Research suggests that a link exists between regularly consuming energy drinks, and kidney damage, especially when the drinks contain large amounts of caffeine. While the products are purported to increase endurance, they have some downsides that extend beyond a possible decline in kidney function.
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Consuming energy drinks regularly might harm your kidneys. Consult your doctor if you are experiencing pain or difficulty urinating.
Energy Drinks and the Kidneys
An October 2015 review published in the International Journal of Health Sciences (IJHS) examined studies on energy drinks, to assess their health effects. It found that the caffeine content of these beverages increased urination, a problem that can lead to dehydration when exercising in a hot environment. Since products such as 5-Hour Energy are loaded with caffeine, it's a good idea to avoid them, and escape the negative effects they have on the kidneys.
The review in the IJHS cited a case of kidney failure resulting from the ingestion of large amounts of an energy drink. It was featured in an October 2014 report in The Annals of Pharmacotherapy. Although the case involved only one person, it merits notice, because it indicates that the beverages might have the potential to cause serious harm to the kidneys.
Energy drinks may not be acceptable for people with chronic kidney disease, or those on dialysis. A March 2018 article published in the Journal of Renal Nutrition concluded that before allowing patients to consume the beverages, a dialysis dietitian or dialysis health professional should first evaluate the safety of the specific brand, and its constituents.
Adverse Effects of Energy Drinks
According to the National Center for Complementary and Integrative Health, energy drinks can have serious adverse effects, particularly in children, teens and young adults. Part of the danger stems from the action of large amounts of caffeine on the cardiovascular system. Caffeine spikes blood pressure and heart rate, and can cause a heart rhythm disturbance.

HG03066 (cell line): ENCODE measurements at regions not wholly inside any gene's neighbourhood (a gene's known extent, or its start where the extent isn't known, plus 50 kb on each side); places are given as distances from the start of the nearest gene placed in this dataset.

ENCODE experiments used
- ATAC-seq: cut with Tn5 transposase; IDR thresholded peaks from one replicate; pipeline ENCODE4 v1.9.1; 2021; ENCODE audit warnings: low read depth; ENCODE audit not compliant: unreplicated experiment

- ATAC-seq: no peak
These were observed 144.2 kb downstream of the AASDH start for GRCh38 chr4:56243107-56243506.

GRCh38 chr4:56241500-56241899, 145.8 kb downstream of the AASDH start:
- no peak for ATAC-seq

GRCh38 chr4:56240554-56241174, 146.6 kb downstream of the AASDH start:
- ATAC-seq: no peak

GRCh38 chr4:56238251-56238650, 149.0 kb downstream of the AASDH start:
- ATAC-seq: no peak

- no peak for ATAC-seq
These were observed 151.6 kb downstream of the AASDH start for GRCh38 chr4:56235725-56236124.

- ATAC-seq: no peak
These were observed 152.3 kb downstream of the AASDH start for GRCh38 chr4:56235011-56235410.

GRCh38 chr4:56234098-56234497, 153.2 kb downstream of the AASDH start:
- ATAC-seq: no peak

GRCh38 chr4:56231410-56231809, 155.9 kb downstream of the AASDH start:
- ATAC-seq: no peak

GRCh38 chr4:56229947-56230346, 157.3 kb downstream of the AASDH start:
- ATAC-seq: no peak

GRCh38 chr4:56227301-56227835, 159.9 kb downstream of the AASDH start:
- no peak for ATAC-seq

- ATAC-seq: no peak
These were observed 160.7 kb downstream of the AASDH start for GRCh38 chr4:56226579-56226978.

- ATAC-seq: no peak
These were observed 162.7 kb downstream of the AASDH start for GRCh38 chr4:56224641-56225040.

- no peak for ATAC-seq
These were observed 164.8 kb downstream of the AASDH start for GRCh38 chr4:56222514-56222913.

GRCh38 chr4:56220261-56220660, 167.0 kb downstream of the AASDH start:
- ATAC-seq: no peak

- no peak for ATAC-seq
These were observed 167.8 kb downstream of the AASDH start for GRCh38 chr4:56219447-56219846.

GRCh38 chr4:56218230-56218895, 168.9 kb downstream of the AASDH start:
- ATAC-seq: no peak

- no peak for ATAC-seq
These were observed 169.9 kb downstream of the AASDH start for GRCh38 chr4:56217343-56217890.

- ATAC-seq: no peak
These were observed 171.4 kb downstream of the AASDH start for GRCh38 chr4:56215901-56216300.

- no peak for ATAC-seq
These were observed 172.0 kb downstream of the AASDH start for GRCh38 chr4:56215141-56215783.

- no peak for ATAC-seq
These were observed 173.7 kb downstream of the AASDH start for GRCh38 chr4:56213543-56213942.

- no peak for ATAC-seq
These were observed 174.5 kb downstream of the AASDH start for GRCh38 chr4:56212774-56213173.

Compounding the problem, it isn't always easy to tell how much caffeine an energy drink has by reading the label. These beverages often include guarana, an ingredient which, itself, contains caffeine, and adds to the total caffeine ingested.
Aside from heart trouble, other safety concerns include nervousness and insomnia. Consumption of energy drinks is also associated with risk-taking behavior such as binge drinking alcohol, engaging in unprotected sex and consuming illicit drugs.
A December, 2017, study published in the Tropical Journal of Pharmaceutical Research showed the chronic consumption of energy drinks harmed the liver of rats. Although the study didn't involve humans, it's worth mentioning, because it raises more doubts about the safety of these products.
In 2011, 1,499 teens visited the emergency room with life-threatening consequences from energy drink consumption, reports the CDC in May 2019. Because of the potential for harm, adolescents should avoid these drinks completely, and athletes shouldn't use them for hydration purposes.
Read more: Dangers of Monster Energy Drinks
Coffee, Water and Kidney Disease
Coffee is an acceptable beverage for people who are healthy, but those with kidney disease may need to limit their consumption to moderate amounts. They should check with their dietitian first, to find out how many cups are safe to consume, notes the National Kidney Foundation (NKF).
Problems associated with drinking coffee, for people with kidney disease, stem from the beverage's considerable caffeine and potassium contents. Because caffeine briefly raises the blood pressure, drinking three or four cups per day may accelerate the decline in kidney function. In addition, patients with kidney disease are sometimes put on a low-potassium diet, so a doctor may limit their coffee intake to avoid ingesting this mineral.
What about water? Drinking water helps the kidneys get rid of wastes from the body. It also prevents severe dehydration, which can lead to kidney damage.
For these reasons, it's important for most people to drink plenty of water, especially when exercising or during hot weather. Doctors generally recommend that healthy people drink 8 glasses of clean water each day, but people with kidney failure may have to drinks less, as they aren't able to eliminate fluid well, states the NKF.
- International Journal of Health Sciences: "Energy Drink Consumption: Beneficial and Adverse Health Effects"
- The Annals of Pharmacotherapy: "Energy Drink-Induced Acute Kidney Injury"
- Journal of Renal Nutrition: "Trendy Energy Drinks and the Renal Diet"
- National Center for Complementary and Integrative Health: "Energy Drinks"
- Centers for Disease Control and Prevention: "Energy Drinks"
- National Kidney Foundation: "Coffee and Kidney Disease: Is It Safe?"
- National Kidney Foundation: "6 Tips to Be 'Water Wise' for Healthy Kidneys"
- Tropical Journal of Pharmaceutical Research: "Effects of Chronic Consumption of Energy Drinks on Liver and Kidney of Experimental Rats"